SCARBOROUGH — Two shellfish harvesters now await the state’s decision after submitting lease applications for experimental farms to grow American oysters in the Nonesuch and Spurwink rivers.
Matt Hassler and Robert Willette submitted applications to the state in November. Hassler said it could be a few weeks to a few months before they know whether the lease is approved.
The deadline for the public to submit comments on the applications to the Department of Marine Resources is Jan. 23, 2018. The applications were deemed complete by the state earlier this month.
The applicants are seeking a three-year lease to determine whether the sites are viable for cultivating oysters, which will allow the pair to decide whether to eventually apply for a 10-year lease to commercially grow oysters.
Willette has lived in Scarborough for 19 years and has been licensed as a shellfish harvester in town for the past 21 years. He is a fourth-generation harvester, and a member of the town’s Shellfish Conservation Commission and the Coastal Waters and Harbors Advisory Committee.
Hassler grew up in Scarborough and recently graduated from the University of Maine with a degree in civil engineering. He is also a commercial clammer and has held his license for five years. He said the future of Maine shellfish lies in aquaculture, and in his experience harvesting clams in the traditional way, he sees predators such as ribbon milky worms and green crabs, who feed on soft-shell clams, weakening the fishery.
Hassler said aquaculture methods allow farmers to protect the seed stock because they are floating in the water in trays, not submerged in the mudflats, which leaves them susceptible to predation.
The Spurwink River site is about 2.7 acres in size and lies between Scarborough and Cape Elizabeth, near Higgins Beach. The Nonesuch River site is less than 4 acres in size, Hassler said.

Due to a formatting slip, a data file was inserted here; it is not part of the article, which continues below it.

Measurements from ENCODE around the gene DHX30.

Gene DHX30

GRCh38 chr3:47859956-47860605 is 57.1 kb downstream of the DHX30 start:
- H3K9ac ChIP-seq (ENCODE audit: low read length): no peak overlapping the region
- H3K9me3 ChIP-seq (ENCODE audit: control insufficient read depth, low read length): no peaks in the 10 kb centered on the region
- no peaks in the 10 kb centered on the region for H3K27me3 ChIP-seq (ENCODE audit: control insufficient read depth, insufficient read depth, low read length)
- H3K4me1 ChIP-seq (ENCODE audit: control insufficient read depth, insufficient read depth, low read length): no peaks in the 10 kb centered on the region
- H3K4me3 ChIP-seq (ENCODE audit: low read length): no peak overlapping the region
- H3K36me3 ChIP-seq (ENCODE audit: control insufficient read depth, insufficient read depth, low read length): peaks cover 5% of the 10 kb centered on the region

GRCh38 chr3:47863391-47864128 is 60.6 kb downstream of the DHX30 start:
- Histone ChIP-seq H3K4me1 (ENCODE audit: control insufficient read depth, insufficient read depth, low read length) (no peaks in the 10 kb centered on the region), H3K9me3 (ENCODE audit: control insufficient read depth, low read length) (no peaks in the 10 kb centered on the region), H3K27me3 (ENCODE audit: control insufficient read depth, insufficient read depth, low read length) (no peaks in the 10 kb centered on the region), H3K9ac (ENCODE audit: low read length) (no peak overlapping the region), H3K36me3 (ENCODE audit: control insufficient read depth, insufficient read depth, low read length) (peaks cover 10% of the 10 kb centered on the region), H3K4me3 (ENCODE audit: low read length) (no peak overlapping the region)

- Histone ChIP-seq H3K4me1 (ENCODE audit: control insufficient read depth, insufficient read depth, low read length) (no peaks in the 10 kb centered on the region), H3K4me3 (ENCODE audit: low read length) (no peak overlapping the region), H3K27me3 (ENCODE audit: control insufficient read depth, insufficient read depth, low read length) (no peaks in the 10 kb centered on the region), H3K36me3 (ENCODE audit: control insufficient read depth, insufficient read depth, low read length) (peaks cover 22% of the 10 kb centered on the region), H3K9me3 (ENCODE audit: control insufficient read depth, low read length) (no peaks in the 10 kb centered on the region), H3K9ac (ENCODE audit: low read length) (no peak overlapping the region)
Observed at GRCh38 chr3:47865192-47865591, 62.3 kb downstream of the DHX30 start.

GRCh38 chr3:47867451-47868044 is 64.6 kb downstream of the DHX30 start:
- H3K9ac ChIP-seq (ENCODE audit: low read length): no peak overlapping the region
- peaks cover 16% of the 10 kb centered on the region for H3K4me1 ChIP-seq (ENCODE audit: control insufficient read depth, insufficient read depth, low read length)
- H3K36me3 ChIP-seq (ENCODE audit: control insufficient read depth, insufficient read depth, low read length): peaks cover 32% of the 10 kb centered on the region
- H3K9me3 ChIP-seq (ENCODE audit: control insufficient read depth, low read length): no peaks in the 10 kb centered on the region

The reason for applying for two locations comes down to the depth of the rivers, Hassler said. The Spurwink River is shallow, and the operation cannot continue in the winter months when the river freezes. The Nonesuch River is deeper and allows for more flexibility in the operation during the winter season.
Willette and Hassler will employ two methods to grow oysters. One uses mesh oyster bags, and the other uses floating cages, which keep the oysters suspended beneath the water. The application states the pair will grow 600,000 oysters, with the seed oysters coming from Mook’s Seafarm in Walpole.
With two other oyster-growing operations already in place in the Spurwink River, there has been some concern about traditional use of the river being restricted.
Cape Elizabeth resident and former waterfowl hunter George Watson said he was concerned hunters who have used the area for generations may no longer be able to use the site. He wanted to make residents aware there are other uses for the river, although Watson added he is not opposed to the project.
Hassler said there will be at least a 10-foot navigable path for boats at low tide, and during high tide boat traffic should not affect the operation, since only a small portion of the river would be taken up by the project. He said no one –including those who now access the body of water – would be restricted from their usual activities.
Boat traffic will still be able to travel around the oyster operation, and the oysters will be in a section of the river that is not used by larger boats, Hassler said. Canoers, kayakers and paddle-boarders will also be able to continue with recreational activities.
Willette said in a previous interview it could take two to three years to grow the oysters to harvest size from seed, depending on how large they want the oysters to grow. The pair plan on selling their oysters to Harpswell-based Moody’s Seafood.
There are 25 pending aquaculture lease applications statewide, including Willette and Hassler’s, according to the Department of Marine Resource’s website.
Proposed oyster farm locations in the Nonesuch, left, and Spurwink rivers.